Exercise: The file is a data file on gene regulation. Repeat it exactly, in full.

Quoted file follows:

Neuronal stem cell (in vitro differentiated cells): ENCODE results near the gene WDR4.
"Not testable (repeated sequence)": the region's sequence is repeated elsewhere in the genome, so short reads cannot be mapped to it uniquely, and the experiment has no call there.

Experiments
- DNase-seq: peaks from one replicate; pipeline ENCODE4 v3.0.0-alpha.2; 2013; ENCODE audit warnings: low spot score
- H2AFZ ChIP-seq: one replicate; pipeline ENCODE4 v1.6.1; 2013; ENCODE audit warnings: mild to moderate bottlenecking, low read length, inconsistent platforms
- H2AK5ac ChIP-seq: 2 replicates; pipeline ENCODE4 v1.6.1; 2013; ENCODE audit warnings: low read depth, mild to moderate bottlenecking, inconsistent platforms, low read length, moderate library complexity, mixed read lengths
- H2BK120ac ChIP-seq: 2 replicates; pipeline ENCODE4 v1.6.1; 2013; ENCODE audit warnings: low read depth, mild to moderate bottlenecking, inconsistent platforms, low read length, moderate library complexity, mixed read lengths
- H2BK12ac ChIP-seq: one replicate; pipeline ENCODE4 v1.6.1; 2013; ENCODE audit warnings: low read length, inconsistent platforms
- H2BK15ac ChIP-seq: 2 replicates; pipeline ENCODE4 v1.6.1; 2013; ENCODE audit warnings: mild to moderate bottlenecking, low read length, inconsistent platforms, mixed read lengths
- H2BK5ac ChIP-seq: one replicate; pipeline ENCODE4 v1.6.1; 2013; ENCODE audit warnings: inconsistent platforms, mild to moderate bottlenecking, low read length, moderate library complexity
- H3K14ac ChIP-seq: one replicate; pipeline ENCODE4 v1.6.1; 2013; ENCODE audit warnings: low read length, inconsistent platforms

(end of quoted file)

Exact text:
Neuronal stem cell (in vitro differentiated cells): ENCODE results near the gene WDR4.
"Not testable (repeated sequence)": the region's sequence is repeated elsewhere in the genome, so short reads cannot be mapped to it uniquely, and the experiment has no call there.

Experiments
- DNase-seq: peaks from one replicate; pipeline ENCODE4 v3.0.0-alpha.2; 2013; ENCODE audit warnings: low spot score
- H2AFZ ChIP-seq: one replicate; pipeline ENCODE4 v1.6.1; 2013; ENCODE audit warnings: mild to moderate bottlenecking, low read length, inconsistent platforms
- H2AK5ac ChIP-seq: 2 replicates; pipeline ENCODE4 v1.6.1; 2013; ENCODE audit warnings: low read depth, mild to moderate bottlenecking, inconsistent platforms, low read length, moderate library complexity, mixed read lengths
- H2BK120ac ChIP-seq: 2 replicates; pipeline ENCODE4 v1.6.1; 2013; ENCODE audit warnings: low read depth, mild to moderate bottlenecking, inconsistent platforms, low read length, moderate library complexity, mixed read lengths
- H2BK12ac ChIP-seq: one replicate; pipeline ENCODE4 v1.6.1; 2013; ENCODE audit warnings: low read length, inconsistent platforms
- H2BK15ac ChIP-seq: 2 replicates; pipeline ENCODE4 v1.6.1; 2013; ENCODE audit warnings: mild to moderate bottlenecking, low read length, inconsistent platforms, mixed read lengths
- H2BK5ac ChIP-seq: one replicate; pipeline ENCODE4 v1.6.1; 2013; ENCODE audit warnings: inconsistent platforms, mild to moderate bottlenecking, low read length, moderate library complexity
- H3K14ac ChIP-seq: one replicate; pipeline ENCODE4 v1.6.1; 2013; ENCODE audit warnings: low read length, inconsistent platforms